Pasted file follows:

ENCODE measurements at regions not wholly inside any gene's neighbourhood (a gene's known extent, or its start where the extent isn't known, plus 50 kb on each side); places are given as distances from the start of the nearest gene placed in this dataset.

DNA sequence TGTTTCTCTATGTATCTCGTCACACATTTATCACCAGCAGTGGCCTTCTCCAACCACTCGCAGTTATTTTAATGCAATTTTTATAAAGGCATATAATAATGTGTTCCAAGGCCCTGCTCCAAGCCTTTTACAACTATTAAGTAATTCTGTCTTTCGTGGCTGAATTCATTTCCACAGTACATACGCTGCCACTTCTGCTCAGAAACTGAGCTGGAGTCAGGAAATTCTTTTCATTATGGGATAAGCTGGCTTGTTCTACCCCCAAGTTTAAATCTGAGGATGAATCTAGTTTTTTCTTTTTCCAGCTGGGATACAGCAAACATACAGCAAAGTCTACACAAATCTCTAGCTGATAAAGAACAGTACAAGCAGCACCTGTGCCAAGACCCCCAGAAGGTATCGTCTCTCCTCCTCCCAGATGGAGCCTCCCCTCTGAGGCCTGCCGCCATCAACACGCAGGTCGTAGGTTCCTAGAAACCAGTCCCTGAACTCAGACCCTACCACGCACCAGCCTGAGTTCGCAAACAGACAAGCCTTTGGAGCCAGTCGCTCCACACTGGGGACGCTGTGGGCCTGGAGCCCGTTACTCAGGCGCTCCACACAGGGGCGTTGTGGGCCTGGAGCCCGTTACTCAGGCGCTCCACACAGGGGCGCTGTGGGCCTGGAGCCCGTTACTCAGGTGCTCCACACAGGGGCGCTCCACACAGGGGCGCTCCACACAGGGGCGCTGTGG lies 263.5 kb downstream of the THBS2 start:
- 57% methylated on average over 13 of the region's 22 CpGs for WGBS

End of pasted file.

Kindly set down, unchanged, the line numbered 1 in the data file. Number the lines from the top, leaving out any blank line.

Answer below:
ENCODE measurements at regions not wholly inside any gene's neighbourhood (a gene's known extent, or its start where the extent isn't known, plus 50 kb on each side); places are given as distances from the start of the nearest gene placed in this dataset.